Dr. Camille Kandiko from King's College London was awarded the 2011 Prize for her proposal entitled:
"Why work in academia? A comparative analysis of motivation and prestige factors of academics in different national contexts'"
Camille joined King's Learning Institute at King's College London as a Research Associate in 2008. She is working on KCL curriculum initiatives through The King's Experience, including developing College-wide interdisciplinary modules. Her research focuses on international and comparative higher education, with areas of interest in curriculum and the student experience, academic motivation, PhD supervision, and developing the use of concept mapping in higher education.
Camille holds a first degree in English and Classics from Cornell University (USA) and a Masters degree in Higher Education Administration from The University of Pennsylvania (USA). She was awarded her PhD by Indiana University (USA) in 2007; her thesis title was Student Engagement in Canada and the U.S. in an Era of Globalization. Before taking up her post at the Institute, she was project associate at IU working on the National Survey of Student Engagement (NSSE).
Camille's report is now available from the following link Why work in academia? A comparative analysis of motivation and prestige factors of academics in different national contexts.
Dr. Harriet Dismore from Brunel University was awarded the 2011 Prize for her proposal entitled:
"Attitudes towards learning among former apprentices who progress to higher education"
Harriet is a Lecturer in Education at Brunel University. She began her career as a Research Fellow in Educational Research at Canterbury Christ Church University, where she completed her doctoral study investigating children's attitudes towards physical education during transition. She then moved to the University of Plymouth to work with a large higher education in further education partnership and develop her research into transitions.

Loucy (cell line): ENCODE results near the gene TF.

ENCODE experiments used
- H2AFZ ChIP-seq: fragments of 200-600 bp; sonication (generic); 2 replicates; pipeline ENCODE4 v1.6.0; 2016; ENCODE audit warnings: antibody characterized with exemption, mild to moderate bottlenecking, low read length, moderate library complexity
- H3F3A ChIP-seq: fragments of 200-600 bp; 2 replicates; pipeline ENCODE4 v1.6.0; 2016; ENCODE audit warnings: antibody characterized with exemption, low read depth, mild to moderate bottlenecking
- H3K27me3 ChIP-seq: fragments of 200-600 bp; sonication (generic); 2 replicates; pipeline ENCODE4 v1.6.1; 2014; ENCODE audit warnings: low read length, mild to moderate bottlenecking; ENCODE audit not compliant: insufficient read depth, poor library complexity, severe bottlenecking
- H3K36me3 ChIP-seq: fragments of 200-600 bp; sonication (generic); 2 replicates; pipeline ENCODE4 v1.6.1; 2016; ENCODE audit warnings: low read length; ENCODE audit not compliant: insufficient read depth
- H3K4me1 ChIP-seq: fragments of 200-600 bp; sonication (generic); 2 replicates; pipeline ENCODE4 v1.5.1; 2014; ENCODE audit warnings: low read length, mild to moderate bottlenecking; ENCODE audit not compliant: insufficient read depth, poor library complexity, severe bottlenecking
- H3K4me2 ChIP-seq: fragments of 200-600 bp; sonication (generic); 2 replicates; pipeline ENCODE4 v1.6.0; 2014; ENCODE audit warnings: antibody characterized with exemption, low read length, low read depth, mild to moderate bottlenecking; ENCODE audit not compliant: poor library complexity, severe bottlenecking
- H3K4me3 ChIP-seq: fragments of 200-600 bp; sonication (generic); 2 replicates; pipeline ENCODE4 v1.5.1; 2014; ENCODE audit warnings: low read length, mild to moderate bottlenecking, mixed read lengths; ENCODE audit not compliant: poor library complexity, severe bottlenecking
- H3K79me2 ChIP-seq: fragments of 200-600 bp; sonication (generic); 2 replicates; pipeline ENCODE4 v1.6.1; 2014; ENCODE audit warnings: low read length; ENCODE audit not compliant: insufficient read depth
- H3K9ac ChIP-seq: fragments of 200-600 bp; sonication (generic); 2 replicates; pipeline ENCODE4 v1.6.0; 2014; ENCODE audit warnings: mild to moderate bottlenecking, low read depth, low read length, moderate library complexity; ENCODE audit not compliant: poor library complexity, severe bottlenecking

At Brunel, Harriet teaches on the BA in Contemporary Education programme and leads modules dedicated to enhancing study skills and research methods. She also supervises Master's and Doctoral level students. She is keen to explore curriculum design for transition into higher education and lifelong learning, especially in relation to students who take alternative routes.
Harriet has worked on a range of projects investigating the transitions of people in education, including from primary to secondary school, accreditation of prior learning, apprenticeships, progression from further to higher education and transitions into higher education and employment. This project, focusing upon the attitudes towards learning of former apprentices who progress to higher education, will build on her earlier work and provide new insights into learning among students who progress between vocational and academic programmes.
Harriet's report is now available from the following link Attitudes towards learning among former apprentices who progress to higher education.
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